Thursday
Jun092016

Is Sen. Beck the new Christie Whitman?

Senator Jennifer Beck is a strident social liberal, out of step with the Republican Party platform, but very much in-step with the views expressed by former Governor Christine Todd Whitman.  Whitman, the author of It's My Party Too! (a liberal tract that urges the Republican Party to become more like the Democrats), "presented" her policies as fiscally conservative and "anti-tax".  Off course, those of us who were there remember just how unsound and un-conservative her policies turned out to be -- and how they caused a property tax explosion. 

 

These days, Senator Beck appears to be following the Whitman playbook on more than just the social issues.  Like Whitman before her, Beck is presenting a campaign talking point as a policy prescription.  The term "anti-tax" is a useful blurb during a political campaign, but how anti-tax is the slogan "anti-tax" if it prevents cuts in the tax on retirement income and the phase out of the estate tax?  How anti-tax is the claim "anti-tax" if it causes property taxes to rise?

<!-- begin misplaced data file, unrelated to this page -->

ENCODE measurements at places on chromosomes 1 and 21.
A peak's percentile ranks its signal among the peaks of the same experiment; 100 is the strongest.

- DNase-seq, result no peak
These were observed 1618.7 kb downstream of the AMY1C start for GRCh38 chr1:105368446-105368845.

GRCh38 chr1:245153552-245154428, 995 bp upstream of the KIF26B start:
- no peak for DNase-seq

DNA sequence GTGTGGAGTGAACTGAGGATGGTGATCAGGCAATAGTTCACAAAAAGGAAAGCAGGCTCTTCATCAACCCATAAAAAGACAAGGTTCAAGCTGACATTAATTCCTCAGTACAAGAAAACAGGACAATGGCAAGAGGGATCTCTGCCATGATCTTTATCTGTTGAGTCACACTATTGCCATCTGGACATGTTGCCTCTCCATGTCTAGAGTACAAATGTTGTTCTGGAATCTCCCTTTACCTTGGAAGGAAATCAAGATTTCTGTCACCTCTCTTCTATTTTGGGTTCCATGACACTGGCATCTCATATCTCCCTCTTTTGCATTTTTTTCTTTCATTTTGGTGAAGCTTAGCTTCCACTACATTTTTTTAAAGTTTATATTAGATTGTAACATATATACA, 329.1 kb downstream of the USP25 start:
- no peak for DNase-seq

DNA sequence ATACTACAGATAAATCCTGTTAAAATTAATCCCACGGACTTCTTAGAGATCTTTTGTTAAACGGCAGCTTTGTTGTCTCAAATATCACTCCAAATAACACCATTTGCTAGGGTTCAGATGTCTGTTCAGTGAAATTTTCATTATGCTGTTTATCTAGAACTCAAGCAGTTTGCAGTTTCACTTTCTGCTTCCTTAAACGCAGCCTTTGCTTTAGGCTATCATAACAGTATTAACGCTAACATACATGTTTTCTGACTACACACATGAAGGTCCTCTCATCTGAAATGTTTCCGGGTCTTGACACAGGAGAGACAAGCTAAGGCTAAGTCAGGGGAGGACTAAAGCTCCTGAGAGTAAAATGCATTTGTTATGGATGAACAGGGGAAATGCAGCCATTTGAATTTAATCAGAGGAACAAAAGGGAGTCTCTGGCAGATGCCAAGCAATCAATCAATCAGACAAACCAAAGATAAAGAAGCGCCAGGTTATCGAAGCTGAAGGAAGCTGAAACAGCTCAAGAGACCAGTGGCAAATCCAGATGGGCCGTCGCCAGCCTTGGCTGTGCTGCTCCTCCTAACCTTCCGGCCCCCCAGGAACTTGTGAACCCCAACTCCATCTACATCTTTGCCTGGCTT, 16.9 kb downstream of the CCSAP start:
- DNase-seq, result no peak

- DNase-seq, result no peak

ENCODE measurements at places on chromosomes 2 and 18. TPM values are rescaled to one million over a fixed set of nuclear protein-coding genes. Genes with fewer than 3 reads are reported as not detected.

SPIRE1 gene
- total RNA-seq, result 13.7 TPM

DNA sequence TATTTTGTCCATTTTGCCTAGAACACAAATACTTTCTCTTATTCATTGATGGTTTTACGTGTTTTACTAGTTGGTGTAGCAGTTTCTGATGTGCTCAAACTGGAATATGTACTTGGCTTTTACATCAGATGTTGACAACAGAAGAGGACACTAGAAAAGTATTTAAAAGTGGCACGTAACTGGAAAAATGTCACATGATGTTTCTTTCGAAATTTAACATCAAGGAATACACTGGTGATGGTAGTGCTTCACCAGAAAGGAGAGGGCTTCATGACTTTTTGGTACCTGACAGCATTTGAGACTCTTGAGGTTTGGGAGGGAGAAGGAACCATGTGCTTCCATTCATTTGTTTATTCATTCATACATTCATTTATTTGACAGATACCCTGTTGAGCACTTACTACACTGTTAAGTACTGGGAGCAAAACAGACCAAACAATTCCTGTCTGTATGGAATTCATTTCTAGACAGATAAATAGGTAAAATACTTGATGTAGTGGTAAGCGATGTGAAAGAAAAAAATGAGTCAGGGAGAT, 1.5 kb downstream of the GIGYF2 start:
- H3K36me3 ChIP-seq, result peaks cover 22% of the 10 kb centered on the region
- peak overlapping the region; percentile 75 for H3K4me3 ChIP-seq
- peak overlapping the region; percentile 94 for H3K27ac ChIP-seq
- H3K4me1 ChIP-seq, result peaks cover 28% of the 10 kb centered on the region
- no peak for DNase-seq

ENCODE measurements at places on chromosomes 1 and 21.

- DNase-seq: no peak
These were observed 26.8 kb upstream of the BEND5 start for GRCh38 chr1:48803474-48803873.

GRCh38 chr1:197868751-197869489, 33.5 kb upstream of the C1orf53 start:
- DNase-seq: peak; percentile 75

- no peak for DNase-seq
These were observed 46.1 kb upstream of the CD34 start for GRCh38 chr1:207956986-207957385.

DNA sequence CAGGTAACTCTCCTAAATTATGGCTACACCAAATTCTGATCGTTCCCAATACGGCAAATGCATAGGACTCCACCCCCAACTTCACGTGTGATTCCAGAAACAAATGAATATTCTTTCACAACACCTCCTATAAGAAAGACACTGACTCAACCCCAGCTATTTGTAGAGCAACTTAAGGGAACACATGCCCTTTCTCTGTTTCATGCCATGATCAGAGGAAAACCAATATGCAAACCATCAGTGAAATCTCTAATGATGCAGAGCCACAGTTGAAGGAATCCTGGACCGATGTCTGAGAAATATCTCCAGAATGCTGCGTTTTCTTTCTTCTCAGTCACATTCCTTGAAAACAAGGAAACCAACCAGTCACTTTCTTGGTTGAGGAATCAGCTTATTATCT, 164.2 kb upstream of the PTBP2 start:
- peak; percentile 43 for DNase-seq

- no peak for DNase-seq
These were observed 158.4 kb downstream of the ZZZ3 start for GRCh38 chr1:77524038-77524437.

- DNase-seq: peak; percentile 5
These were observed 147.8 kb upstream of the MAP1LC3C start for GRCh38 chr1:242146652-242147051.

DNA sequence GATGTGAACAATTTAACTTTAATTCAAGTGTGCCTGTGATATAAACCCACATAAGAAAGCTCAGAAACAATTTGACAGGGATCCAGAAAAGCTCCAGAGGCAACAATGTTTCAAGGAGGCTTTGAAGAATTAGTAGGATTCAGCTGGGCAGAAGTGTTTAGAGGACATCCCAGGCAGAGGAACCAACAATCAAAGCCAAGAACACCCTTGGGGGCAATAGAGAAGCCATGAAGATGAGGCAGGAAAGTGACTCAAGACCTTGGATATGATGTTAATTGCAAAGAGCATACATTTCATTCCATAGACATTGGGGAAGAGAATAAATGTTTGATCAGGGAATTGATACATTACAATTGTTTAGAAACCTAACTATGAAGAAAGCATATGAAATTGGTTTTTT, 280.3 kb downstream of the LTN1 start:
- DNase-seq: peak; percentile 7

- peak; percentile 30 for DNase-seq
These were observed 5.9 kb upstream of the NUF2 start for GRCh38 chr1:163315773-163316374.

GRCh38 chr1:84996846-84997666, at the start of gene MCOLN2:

The controversy revolves around how to fund the bankrupt Transportation Trust Fund (TTF).  Without money from the fund, the repair and maintenance of the state's roads and bridges will grind to a halt.  On this, Senator Beck is in danger of becoming a casualty of the "inside-the-box" thinking of her leadership.  It was they who presented the option of a user tax on gasoline without context.  This is like asking voters if they "support or oppose war" and then using the result to make "war" some political "third rail."  Of course voters will always claim to "oppose war" -- until it is placed in the context of a December 7th or September 11th.  Then those numbers change in a hurry.